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Linear Regression vs Logistic Regression vs Poisson Regression


Generalized Linear Models (GLMs) extend the ordinary Linear Regression and allow the response variable y to have an error distribution other than the normal distribution. GLMs are great because:

  1. They are easy to understand.
  2. Most statistical packages contain functions to fit and interpret the resulting model.
  3. Linear regression or logistic regression is sufficient for a lot of real-life applications.

 Linear Regression

Simple Linear Regression models are the workhorse behind standard econometric modeling. Typical marketing applications include the Marketing Mix Model (predicting the response to marketing efforts, market share etc.) and estimating the total Customer Lifetime Value.

In Linear Regression models, a continuous set of input variables is used to predict a single (or many) continuous response variables. For example, an ROI model where spend by marketing channel is regressed on the total revenue. Or socio-demographic factors from a customer database onto individual customer’s total spend.

The standard Linear Regression model has the following form:

$$y = \alpha_0 + \sum_{i=0}^N \alpha_i x_i$$

It is is usually fitted using Ordinary Least Squares algorithm and in R this is done with the lm function.

The key benefit of using simple additive models is the ease with which resulting parameters can be interpreted. Basically, \(\alpha_i\) gives us the increase in response (customer value, total revenue etc.) corresponding to one unit increase in the parameter \(x_i\). Note, that some care needs to be taken with factor variables (e.g. sex, cities etc.)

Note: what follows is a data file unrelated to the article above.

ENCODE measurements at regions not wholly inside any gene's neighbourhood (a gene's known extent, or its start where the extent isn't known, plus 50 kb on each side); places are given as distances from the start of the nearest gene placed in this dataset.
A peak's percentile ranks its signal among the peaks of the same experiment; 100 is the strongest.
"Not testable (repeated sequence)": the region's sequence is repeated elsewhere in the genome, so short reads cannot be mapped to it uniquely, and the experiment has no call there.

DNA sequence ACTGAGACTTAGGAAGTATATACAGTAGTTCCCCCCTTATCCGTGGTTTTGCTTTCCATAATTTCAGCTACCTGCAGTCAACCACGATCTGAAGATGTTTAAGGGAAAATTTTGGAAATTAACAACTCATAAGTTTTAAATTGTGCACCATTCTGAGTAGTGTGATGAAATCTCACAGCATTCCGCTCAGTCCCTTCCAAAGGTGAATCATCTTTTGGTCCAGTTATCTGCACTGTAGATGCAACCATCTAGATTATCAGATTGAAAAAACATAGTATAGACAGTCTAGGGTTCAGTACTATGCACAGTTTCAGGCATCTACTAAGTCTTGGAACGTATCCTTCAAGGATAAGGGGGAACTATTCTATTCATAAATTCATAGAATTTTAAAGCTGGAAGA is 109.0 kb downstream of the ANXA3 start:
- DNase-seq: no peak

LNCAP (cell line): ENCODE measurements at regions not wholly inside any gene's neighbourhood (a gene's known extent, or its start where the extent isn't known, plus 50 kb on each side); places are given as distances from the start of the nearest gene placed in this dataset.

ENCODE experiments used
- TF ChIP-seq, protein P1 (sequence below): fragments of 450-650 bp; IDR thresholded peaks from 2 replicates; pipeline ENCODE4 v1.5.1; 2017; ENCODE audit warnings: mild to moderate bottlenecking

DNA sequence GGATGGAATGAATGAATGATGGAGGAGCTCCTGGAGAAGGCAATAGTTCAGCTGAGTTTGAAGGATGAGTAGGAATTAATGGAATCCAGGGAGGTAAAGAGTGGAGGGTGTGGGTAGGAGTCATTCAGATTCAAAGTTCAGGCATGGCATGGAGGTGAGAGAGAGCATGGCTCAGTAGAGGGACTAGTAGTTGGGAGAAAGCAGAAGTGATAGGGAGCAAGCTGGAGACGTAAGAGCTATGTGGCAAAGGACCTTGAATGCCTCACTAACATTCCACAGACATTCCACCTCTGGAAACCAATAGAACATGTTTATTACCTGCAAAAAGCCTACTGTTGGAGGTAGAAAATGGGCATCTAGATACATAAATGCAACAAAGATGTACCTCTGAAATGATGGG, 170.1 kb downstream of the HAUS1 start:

Logistic Regression

Logistic Regression is often used when the response variable encodes a binary outcome, e.g. campaign clicked, email opened, product viewed/purchased etc. Typical applications include a Customer Choice Model, Click-through Rate and Conversion Rate modeling, Credit Scoring or Churn prediction.

In principle, Logistic Regression uses a logistic function to squash the output of the linear model into the [0,1] interval.

$$y = \frac{1}{1 + e^{-z}} \\
z = \alpha_0 + \sum_{i=0}^N \alpha_i x_i$$

In R, use the glm function to fit all Generalized Linear Models. Simply pass the distribution family as in the third parameter. For logistic regression use binomial() as the family function.

Parameter interpretation is slightly more complex in Logistic Regression. Instead of representing function slope as in linear regression, they now provide the increase in log odds that the response variable is True. See this great article for an in-depth explanation.

Poisson Regression

This one is used less frequently, but nevertheless should be part of your Data Science toolbox. Poisson Regression is used to model counts of events. Typical usage scenarios are around Customer Lifetime Value modeling. Think – number of orders placed by a customer in her lifetime, number of visits to the website by an individual user etc.

Here, the linear part of the model fits the log-mean of a Poisson distribution:

$$y = Poisson(\lambda) \\
ln \lambda = \alpha_0 + \sum_{i=0}^N \alpha_i x_i$$

To fit the Poisson Regression in R use the glm function and pass the poisson() function family as the third parameter.

One unit increase in a parameter results in the response variable being multiplied by \(e^{\alpha_i}\).

5 responses to “Linear Regression vs Logistic Regression vs Poisson Regression”

  1. Pitaya

    many thanks

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